Thursday, March 15, 2007
Posted by gilly
But to tell the truth, I have always been a bit timid of making my own soup – I figured why mess with perfection. But given the abundance of preservatives and skewed salt content in a typical can of soup, there is a definite advantage intervening and taking control. Chemicals and additives are a far cry from perfection.
Making your own soup is not difficult – it’s more a matter of finding a recipe, reading it carefully, collecting your ingredients, and having a bit of confidence! If you are just starting out – take heart… most soups are prepared in a similar fashion.
Soups typically begin by heating oil or butter in a stock pot, and sautéing longer cooking vegetables, such as onions, celery, and carrots. Other herbs and flavourings enriched by sautéing, such as garlic, are also incorporated. Once softened, any other vegetables or meats requiring brief heat are tossed in for a few minutes.
The stock/water/liquid is then added, brought to a boil, and reduced to simmer. Some recipes call for the soup to be covered, others uncovered, and still others partially covered. Be sure to read the recipe carefully.
Once cooled considerably, the soup can then be strained and/or pureed. The soup is either prepared for storage (refrigerator or freezer), or ladled out and served with a garnish.
Although soup making is relatively straightforward, it never hurts to have a couple of tips under your hat:
- Soups are often viewed as outlets for vegetables that are aging or going bad. Avoid this mindset. Use the freshest ingredients you can – the quality of your soup will be infinitely better for it.
- Soups often taste better after they have had a chance to let their flavours mingle. Try preparing your soup the day before you plan to serve it.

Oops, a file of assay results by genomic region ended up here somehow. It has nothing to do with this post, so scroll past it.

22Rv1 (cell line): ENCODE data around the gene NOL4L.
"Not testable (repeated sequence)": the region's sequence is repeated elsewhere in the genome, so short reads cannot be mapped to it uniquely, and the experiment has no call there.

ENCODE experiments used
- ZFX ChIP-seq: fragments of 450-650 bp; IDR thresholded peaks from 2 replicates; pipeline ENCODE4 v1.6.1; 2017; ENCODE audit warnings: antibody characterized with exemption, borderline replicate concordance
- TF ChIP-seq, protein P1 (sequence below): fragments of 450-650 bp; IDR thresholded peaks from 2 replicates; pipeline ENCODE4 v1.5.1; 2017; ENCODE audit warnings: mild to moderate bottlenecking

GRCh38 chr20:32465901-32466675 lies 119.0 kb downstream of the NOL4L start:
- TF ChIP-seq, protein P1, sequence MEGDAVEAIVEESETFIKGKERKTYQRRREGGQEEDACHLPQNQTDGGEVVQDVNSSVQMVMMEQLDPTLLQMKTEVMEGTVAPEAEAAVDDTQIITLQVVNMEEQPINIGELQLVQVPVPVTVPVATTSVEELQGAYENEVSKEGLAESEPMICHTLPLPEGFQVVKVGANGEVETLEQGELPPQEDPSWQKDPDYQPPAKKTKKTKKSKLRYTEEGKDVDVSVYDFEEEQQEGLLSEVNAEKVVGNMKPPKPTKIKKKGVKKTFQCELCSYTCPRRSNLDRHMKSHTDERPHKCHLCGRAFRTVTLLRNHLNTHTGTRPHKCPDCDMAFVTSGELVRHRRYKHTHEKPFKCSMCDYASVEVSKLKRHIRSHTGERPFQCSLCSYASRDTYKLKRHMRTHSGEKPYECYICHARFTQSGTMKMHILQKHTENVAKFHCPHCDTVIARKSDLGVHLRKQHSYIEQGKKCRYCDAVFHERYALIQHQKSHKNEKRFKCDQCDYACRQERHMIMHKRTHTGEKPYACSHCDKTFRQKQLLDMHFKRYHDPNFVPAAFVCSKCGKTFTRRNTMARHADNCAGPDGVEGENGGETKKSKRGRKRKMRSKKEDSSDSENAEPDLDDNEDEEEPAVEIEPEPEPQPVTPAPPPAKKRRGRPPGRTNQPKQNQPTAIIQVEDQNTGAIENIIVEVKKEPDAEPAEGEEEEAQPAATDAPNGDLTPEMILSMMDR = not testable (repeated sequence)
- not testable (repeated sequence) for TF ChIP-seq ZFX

- After the sautéing step, be sure to scrap the bottom of the pan prior to adding liquid. The scrapings lend some of the most powerful flavour to the soup.
- Always simmer – never boil – your soup to its completion. A slow simmer will bring out the truest flavours in your soup. Agitation from boiling can cause ingredients to break up, overcook, and generally cloud the broth.
- In general, dried herbs and seasonings (like pepper) are added early in the cooking process as they benefit from longer cooking. Fresh herbs and salt are added near the end, and just to taste.
- If your soup has been over-salted or over-spiced, toss a small peeled potato in the simmering soup for 20-30 minutes. It can help absorb additional salt and spice.
- If your soup is too acidic (as in a tomato soup), try adding a teaspoon of sugar.
- There are a few ways to remove additional fat from soup:
- Move the soup pot half off of the burner while simmering – the fat tends to accumulate onto one side of the pot. Spoon off, or use a paper towel to soak it up.
- Gather a few ice cubes in cheesecloth, and drag it around the soup as it cooks. The fat will gather on the cubes.
- Refrigerate the soup. The fat will collect and solidify at the top where it can be easily removed with a spoon.
- Besides cream and flour, other thickeners to try are mashed white or sweet potatoes, plain yogurt, pureed rice, pureed lentils/beans, rice flours, and cornstarch.
- If you are going to puree a hot soup with a blender, let it cool a bit first. While blending, keep an air hole open if possible to prevent pressure buildup. The last thing you want is boiling hot soup exploding everywhere!
- Garnish, garnish, garnish! A little TLC in the form of herbs, croutons, cheese or cream really makes your dish one to savour!
There you have it! Hopefully these hints will have you well on your way to a healthy and delicious bowl of homemade soup. Until next time, I wish you health, happiness, and balance!
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This Post was written by Gilly from Humble Pie